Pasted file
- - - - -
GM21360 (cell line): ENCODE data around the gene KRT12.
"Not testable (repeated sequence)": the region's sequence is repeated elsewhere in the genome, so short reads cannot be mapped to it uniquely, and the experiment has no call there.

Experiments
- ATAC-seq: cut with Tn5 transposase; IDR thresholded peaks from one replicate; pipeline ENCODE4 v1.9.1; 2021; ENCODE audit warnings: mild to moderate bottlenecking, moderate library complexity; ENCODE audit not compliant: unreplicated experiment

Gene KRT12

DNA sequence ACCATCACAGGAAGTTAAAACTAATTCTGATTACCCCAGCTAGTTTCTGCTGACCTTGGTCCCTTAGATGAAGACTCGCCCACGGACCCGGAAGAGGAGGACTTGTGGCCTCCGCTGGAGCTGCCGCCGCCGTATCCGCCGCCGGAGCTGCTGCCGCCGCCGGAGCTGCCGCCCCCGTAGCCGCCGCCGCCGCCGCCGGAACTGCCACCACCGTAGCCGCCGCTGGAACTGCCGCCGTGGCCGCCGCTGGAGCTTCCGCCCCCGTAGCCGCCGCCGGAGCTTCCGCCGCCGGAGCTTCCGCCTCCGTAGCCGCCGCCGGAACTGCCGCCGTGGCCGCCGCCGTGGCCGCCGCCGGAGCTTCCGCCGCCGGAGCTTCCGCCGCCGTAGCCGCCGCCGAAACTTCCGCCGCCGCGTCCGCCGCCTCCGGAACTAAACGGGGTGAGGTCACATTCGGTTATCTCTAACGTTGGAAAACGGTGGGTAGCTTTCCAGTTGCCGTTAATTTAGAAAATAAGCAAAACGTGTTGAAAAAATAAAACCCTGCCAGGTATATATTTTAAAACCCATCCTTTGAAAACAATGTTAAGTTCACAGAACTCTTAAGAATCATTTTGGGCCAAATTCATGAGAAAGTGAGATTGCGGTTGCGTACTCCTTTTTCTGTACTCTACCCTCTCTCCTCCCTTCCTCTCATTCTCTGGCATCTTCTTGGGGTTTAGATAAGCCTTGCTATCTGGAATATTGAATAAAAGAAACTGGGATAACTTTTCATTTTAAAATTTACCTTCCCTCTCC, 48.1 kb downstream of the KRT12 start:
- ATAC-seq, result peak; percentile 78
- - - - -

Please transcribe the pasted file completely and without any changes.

GM21360 (cell line): ENCODE data around the gene KRT12.
"Not testable (repeated sequence)": the region's sequence is repeated elsewhere in the genome, so short reads cannot be mapped to it uniquely, and the experiment has no call there.

Experiments
- ATAC-seq: cut with Tn5 transposase; IDR thresholded peaks from one replicate; pipeline ENCODE4 v1.9.1; 2021; ENCODE audit warnings: mild to moderate bottlenecking, moderate library complexity; ENCODE audit not compliant: unreplicated experiment

Gene KRT12

DNA sequence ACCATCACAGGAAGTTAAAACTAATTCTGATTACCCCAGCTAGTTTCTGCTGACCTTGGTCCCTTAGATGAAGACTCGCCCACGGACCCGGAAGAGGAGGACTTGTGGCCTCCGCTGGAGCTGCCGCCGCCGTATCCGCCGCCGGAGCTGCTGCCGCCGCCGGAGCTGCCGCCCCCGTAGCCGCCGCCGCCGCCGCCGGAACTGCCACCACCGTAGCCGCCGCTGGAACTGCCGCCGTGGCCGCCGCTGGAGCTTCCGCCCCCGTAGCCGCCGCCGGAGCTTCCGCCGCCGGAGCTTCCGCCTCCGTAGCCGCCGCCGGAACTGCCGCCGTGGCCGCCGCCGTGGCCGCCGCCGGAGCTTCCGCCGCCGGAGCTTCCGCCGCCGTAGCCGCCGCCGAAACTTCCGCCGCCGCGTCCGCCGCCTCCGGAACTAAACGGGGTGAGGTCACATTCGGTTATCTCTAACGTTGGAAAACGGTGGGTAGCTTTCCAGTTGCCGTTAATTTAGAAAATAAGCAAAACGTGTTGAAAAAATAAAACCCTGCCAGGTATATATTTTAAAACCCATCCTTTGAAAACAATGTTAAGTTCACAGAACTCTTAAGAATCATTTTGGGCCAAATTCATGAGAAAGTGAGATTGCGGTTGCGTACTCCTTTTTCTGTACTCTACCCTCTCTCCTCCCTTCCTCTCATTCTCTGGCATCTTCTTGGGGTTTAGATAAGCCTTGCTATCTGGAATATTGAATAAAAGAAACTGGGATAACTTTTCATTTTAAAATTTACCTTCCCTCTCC, 48.1 kb downstream of the KRT12 start:
- ATAC-seq, result peak; percentile 78